Although Dunning made no specific mention of a particular replacement for Barboza in the back row, he did point out that serving specialist Jessica Fishburn's role would change in the coming weeks. A highly touted ball control specialist, Fishburn was slated to take over the libero position after Courtney Schultz graduates this season, but it appears that the freshman will have a chance to showcase her back row abilities earlier than planned.
"Jess is a really good back row player. She's a very good passer, very good defensive player," says Dunning. "She just knows a lot about volleyball and has a good feel for the game. She's definitely going to play halftime now, and I think she'll do great."
In addition to new players on the court, the remaining members of the starting line-up will have to step up their game. Sophomore setter Bryn Kehoe needs to be more deceptive with her sets in an attempt to better her hitter's opportunities for kills. Middle blocker Lizzie Suiter must do what she does best, and that is to block balls, making it more difficult for opposing teams to score points. Quick hitter Foluke Akinradewo and Richards cannot afford to have off-nights on offense anymore, especially since they are Stanford's next leading attackers at 4.09 and 4.06 kills per game, respectively.
"I know I'm going to have to step up my game even more because Cynthia pulled a lot of weight for our team," Richards confesses. "Not having her out there is different in a lot of ways – her offense, passing, blocking… There are a lot of things we have to compensate for."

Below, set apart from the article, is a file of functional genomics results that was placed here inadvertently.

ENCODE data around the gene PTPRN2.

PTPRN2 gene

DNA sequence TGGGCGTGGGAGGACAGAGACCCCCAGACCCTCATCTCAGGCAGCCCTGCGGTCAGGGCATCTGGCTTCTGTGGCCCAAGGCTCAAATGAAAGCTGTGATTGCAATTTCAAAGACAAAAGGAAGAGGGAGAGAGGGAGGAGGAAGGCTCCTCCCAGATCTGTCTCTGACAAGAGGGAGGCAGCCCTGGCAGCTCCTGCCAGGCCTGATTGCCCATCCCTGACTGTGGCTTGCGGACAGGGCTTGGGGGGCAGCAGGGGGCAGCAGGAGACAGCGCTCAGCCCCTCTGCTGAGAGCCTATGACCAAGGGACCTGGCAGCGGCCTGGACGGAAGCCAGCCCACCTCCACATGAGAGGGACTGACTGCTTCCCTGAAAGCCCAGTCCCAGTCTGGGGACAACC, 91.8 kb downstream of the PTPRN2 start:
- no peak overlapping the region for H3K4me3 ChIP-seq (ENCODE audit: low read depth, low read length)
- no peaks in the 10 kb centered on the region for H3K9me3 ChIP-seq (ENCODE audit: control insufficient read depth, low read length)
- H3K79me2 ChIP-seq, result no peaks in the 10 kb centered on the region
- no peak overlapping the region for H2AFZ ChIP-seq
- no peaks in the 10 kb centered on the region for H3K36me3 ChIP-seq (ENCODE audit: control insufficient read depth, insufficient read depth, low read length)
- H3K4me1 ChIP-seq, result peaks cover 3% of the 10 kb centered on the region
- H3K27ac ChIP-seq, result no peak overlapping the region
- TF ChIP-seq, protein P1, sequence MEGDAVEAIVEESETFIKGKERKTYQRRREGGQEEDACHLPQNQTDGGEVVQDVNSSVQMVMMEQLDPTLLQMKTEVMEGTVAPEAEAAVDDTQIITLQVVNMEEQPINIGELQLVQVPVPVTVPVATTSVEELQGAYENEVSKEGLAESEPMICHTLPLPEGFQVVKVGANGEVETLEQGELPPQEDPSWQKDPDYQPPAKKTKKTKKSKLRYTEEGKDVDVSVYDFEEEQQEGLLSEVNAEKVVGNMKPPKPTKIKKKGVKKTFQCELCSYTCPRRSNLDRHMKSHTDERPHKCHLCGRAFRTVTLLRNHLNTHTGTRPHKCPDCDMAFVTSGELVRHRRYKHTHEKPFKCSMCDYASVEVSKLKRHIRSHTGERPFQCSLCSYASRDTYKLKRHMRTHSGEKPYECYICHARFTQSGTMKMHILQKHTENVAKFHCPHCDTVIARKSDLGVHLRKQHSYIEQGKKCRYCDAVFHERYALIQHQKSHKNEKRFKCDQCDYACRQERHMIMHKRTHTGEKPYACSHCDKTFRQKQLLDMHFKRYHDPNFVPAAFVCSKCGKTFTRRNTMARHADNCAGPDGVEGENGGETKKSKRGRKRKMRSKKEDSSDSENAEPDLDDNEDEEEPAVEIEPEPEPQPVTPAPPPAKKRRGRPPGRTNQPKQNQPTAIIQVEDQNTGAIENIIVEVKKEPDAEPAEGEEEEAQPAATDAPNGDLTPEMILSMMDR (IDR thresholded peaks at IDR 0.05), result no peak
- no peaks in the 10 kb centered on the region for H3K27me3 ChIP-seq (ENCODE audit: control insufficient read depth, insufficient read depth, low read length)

Just as important as determining who will start at the L2 position is the overall mental state of the team. Watching a friend and teammate succumb to an injury is difficult enough, but having to finish out a match can only exacerbate the situation. This was the scenario the Cardinal found themselves in last Friday and somehow, they were able to pull off a gritty 30-26, 30-20, 28-30, and 32-30 victory over the Golden Bears.
"In my volleyball career, that was the toughest thing I've ever had to do. I wanted to help Cynthia and be there for her, but we had a match to finish," Richards shares. "Our team came up with some huge plays, and I think Cynthia fired that up. We wanted to win for her. I thought it was a very courageous effort by our team."
Barboza finished the rest of the match on the sidelines, and while she was incapable of helping the team out on the court, she did her part from the bench, cheering them on to victory. As difficult as a season-ending injury is to deal with, Richards believes that Barboza is handling the situation like a true champion. The rehabilitation process begins on November 3, when Dr. Michael Dillingham will surgically repair the torn ligament.
"Cynthia, all things considered, is doing really well. I don't know if I would be doing as put-together if I were in her position. I'm really proud of ,her and she's being really brave," remarks Richards.
A few days have passed since the incident, and the Cardinal have had some time to digest the impact of Barboza's injury and its lasting effects. The loss of its freshman phenom will undoubtedly influence Stanford's performance in certain areas on the court, but Richards confides that her teammates still believe in their abilities to reach the Final Four. Their aim to repeat as national champions has not changed, despite not having the services of Barboza for the remainder of the year. The challenge for Dunning's troops now is to maintain a level of focus that will enable them to achieve their goals by years end.
"I think the hardest part is we have to keep focusing on our next match or opponent. It is so hard," Richards says of Stanford's current state of mind. "Everyone is so split – they are so sorry that [her injury] happened, but we have to keep being determined to get better."